Alas – that had a sad ending !  ..  on Sunday, May 31, 1981, the Tamil United Liberation Front (TULF), held a rally in which three Sinhalese policemen were shot and two killed. That night police and paramilitaries began a pogrom that lasted for three days. The head office of TULF party was destroyed. The Jaffna MP V. Yogeswaran's residence was also destroyed. Four people were pulled from their homes and killed at random. Many business establishments and a local Hindu temple were also deliberately destroyed.

On the night of June 1, according to many reports, police and government-sponsored paramilitias set fire to the Jaffna public library and destroyed it completely. Over 97,000 volumes of books along with numerous culturally important and irreplaceable manuscripts were destroyed.  It was reported that  several high-ranking security officers and two cabinet ministers were present in the town of Jaffna, when uniformed security men and plainclothes  mob carried out organized acts of destruction. After 20 years the government-owned Daily News newspaper, in an editorial in 2001, termed the 1981 event an act by "goon squads let loose by the then government". .. ..and few more years later, in 2016, Prime Minister Ranil Wickremesinghe as the leader of the United National Party tendered  an official apology in Sri Lankan Parliament too – but the damage done is irreparable.   

The library housed documents of invaluable worth, such as the only existing copy of the Yalpanam Vaipavama, a history of Jaffna written by Tamil poet Mayilvagana Pulavar in 1736. The library held miniature editions of the Hindu Ramayana epic, yellowing collections of extinct Tamil-language newspapers, microfilms of important documents, and records of the Morning Star, a journal published by Christian missionaries during the colonial rule of the island. Moreover, it housed close to 100,000 Tamil books and rare, old manuscripts and documents. Some of the precious documents were written on dried palm leaves and stored in fragrant sandalwood boxes. Documents in the library included historical scrolls on herbal medicine and the manuscripts of prominent intellectuals, writers, and dramatists – and they wound up in ashes.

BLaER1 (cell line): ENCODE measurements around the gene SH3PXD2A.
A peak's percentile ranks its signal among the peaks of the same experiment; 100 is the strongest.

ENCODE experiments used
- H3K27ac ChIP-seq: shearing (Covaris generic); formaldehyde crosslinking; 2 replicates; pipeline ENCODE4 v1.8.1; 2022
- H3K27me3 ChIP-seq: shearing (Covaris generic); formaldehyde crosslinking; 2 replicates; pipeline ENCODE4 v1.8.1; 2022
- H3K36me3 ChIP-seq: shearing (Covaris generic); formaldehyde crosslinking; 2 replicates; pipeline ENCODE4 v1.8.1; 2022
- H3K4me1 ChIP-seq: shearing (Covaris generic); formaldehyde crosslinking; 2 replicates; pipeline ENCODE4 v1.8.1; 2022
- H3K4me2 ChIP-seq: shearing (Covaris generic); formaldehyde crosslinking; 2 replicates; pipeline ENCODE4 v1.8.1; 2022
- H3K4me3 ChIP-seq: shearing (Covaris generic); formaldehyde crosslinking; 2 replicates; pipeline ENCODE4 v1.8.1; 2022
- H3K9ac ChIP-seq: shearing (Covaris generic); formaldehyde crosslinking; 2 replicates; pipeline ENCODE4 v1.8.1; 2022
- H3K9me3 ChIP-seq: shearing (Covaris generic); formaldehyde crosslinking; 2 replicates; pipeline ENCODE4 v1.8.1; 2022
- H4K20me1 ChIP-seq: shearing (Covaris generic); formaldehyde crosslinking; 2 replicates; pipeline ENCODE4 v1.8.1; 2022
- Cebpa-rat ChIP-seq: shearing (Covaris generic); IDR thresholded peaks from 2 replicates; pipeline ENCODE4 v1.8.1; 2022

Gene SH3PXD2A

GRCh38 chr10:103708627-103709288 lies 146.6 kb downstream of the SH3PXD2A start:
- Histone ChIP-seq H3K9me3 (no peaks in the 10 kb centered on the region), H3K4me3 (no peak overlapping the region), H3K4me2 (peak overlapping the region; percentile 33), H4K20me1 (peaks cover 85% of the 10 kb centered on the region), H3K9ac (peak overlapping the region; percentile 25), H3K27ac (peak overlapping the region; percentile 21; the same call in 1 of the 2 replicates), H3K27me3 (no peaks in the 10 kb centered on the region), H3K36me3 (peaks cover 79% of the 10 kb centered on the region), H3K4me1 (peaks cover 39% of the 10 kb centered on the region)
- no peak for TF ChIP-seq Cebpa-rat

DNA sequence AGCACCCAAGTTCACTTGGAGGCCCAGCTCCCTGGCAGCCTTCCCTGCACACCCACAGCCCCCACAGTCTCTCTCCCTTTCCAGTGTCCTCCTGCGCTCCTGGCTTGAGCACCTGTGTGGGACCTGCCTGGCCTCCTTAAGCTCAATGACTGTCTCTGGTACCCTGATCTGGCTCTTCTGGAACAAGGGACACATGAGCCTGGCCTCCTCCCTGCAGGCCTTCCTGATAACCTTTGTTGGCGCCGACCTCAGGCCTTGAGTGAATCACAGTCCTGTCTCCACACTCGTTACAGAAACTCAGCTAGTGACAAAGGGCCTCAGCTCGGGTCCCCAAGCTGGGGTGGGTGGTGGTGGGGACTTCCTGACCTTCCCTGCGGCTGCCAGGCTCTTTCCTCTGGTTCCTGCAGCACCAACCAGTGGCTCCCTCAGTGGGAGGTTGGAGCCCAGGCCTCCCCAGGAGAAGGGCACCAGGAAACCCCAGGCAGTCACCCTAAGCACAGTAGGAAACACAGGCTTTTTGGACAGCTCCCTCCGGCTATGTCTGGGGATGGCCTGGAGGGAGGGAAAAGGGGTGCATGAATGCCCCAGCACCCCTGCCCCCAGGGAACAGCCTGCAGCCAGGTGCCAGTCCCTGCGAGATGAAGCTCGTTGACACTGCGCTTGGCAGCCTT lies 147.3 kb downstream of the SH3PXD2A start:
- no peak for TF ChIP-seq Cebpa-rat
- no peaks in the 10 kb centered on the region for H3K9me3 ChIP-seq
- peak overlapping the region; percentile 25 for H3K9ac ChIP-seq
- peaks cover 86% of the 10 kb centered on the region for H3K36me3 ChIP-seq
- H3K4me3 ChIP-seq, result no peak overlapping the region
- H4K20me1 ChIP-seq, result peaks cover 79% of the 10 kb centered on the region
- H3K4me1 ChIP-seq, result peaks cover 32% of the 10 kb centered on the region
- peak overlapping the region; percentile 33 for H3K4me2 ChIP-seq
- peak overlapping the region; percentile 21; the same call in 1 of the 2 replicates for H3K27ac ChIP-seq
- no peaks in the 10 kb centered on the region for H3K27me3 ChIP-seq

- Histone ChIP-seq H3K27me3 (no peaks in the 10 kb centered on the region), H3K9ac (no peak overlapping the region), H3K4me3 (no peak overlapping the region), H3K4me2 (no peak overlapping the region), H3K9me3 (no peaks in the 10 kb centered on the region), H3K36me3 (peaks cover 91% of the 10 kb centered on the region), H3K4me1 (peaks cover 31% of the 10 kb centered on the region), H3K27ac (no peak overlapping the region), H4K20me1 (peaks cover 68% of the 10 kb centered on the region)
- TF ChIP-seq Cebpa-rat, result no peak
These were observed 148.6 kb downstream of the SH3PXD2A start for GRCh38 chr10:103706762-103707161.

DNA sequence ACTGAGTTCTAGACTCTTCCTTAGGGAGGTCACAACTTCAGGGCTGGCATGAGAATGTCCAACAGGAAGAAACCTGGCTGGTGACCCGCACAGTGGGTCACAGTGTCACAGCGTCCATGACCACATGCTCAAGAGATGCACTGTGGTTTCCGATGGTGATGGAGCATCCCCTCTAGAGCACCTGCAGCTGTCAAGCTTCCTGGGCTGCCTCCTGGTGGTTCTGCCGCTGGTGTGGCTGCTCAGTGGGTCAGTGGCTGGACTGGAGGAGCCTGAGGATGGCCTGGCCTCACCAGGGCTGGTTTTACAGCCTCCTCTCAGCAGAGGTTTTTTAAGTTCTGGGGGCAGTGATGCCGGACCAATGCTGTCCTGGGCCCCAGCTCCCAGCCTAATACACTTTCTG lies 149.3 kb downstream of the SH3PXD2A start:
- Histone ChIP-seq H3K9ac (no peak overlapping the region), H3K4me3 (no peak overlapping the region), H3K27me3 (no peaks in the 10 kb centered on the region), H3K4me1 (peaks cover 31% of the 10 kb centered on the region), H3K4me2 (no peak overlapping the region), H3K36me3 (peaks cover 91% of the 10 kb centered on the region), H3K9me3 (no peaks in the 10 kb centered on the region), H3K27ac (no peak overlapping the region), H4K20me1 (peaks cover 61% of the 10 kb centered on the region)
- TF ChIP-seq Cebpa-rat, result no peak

For Tamils, the devastated library became a symbol of "physical and imaginative violence". The attack was seen as an assault on their aspirations, the value of learning and traditions of academic achievement. The attack also became the rallying point for Tamil rebels to promote the idea to the Tamil populace that their race was targeted for annihilation.    

Jaffna Public Library being rebuilt, with partly burned right-wing. At the front is a statue of Saraswati, the Hindu goddess of learning, as it stood earlier too. 

Thus the burning of the Jaffna Public Library was not a simple arson attack. It was a ferocious harbinger of the coming devastating war, which started in 1983 with the so-called Black July and ended in May 2009, resulting in approximately 200,000 deaths and what is still the second highest number of enforced disappearances in the world. The library burning was an attempt to rob the Tamil community of pride and dignity. It aimed at wiping out their heritage.  

It is insignificant – the Battle of the North is an annual cricket match played between Jaffna Central College and St. John's College, Jaffna, two schools in northern Sri Lanka, from the year 1904 !  

With regards – S. Sampathkumar
1st June 2021.
Pictures from twitter.

1 comment:

  1. Mr Sampathkumar, forty years later, has peace really been guaranteed for the Tamil speaking Srilankans? What is your assessment? What kind of steps by the Government and the public would still be needed if there is any doubt about the guarantee?